Pot Sizes (inches) Pot Equivalent (U.S. Gallons) Suitable Plants Soil Needed (cu.ft.) and Weight (lbs)
4" pot 0.125 gallon Nursery plants / Seedlings 0.01 ft³ / 0.137 lbs
5-6" pot 0.25 gallon Small succulents / 1 Annual 0.03 ft³ / 0.27 lbs
7-8" pot 1 gallon Larger succulents / 2 Annuals / Ornamental Grass 0.13 ft³ / 1.1 lbs
10" pot 3 gallon Small herbs such as Chives / Up to 3 annuals 0.40 ft³ / 3.3 lbs
12" pot 5 gallon Lettuce / Spinach / Strawberries 0.66 ft³ / 5.5 lbs
14" pot 7 gallon Larger herbs such as Rosemary 0.94 ft³ / 7.7 lbs
16" pot 10 gallon Small shrubs / Small fruits such as Raspberry 1.33 ft³ / 11 lbs
18" pot 15 gallon Vegetables such as tomato plants / Mix of annuals 2.00 ft³ / 16.5 lbs
24" pot 25 gallon Evergreen shrubs / Dwarf trees 3.34 ft³ / 27.5 lbs
30" pot 30 gallon Larger plants / Small trees 4.01 ft³ / 30 lbs
32" pot 35 gallon Large shrubs & trees: Palm trees, Boxwood 4.68 ft³ / 35.5 lbs
36" pot 40 gallon Larger trees: Orchard fruit trees such as Apple 5.00 ft³ / 37 lbs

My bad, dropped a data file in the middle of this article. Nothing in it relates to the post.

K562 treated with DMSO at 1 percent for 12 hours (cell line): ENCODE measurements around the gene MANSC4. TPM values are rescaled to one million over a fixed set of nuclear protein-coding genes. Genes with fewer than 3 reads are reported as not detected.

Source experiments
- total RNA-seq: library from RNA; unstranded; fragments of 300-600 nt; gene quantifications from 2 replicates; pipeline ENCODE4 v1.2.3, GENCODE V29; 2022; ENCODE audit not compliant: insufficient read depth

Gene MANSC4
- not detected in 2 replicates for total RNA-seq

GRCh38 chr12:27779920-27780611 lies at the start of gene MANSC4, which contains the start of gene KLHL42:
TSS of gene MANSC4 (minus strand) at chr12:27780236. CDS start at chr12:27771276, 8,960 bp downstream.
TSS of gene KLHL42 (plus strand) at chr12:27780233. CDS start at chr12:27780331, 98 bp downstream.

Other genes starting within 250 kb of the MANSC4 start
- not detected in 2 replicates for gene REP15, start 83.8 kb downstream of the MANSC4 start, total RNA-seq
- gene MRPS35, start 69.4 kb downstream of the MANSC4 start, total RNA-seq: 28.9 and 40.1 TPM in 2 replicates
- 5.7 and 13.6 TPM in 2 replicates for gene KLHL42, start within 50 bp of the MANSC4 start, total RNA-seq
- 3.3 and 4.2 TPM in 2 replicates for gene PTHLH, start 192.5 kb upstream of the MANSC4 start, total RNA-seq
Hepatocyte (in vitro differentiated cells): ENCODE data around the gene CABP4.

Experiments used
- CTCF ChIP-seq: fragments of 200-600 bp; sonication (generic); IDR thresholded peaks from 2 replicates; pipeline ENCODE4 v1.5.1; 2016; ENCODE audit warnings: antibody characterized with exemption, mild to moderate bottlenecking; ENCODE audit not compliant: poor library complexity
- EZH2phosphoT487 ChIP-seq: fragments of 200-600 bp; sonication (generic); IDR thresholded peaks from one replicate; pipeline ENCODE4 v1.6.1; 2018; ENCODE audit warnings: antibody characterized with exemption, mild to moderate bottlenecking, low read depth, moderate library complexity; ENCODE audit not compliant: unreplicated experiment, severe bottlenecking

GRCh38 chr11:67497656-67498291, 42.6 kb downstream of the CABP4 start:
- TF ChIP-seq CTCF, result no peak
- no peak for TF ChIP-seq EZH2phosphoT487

44" pot 45 gallon Fully grown trees: Pine, Spruce, Hawthorn 5.53 ft³ / 41 lbs

*All figures are estimates and exact specifications largely depend on the manufacturer and shape of the planter

Are you planning to grow a fruit tree in a planter? You can use this handy pot size calculator to estimate the size of your pot so that it’s big enough for your tree.

Create Your Garden Oasis with Pots, Planters & More

Choosing the right pot for your plant is like composing a symphony – each element plays a crucial role in creating a harmonious and thriving masterpiece.

Now that you've learned the secrets to choosing the perfect planter, it's time to create your own botanical haven. Explore the exquisite collection of high-quality fiberglass planters at Pots, Planters & More. We offer a variety of shapes, sizes, and styles to match your unique plant needs and décor. Let us guide you towards the perfect pot that will help your plants flourish and bring your green symphony to life.

Want to know more? We're happy to answer any questions you have about our planters. Get in touch with us today!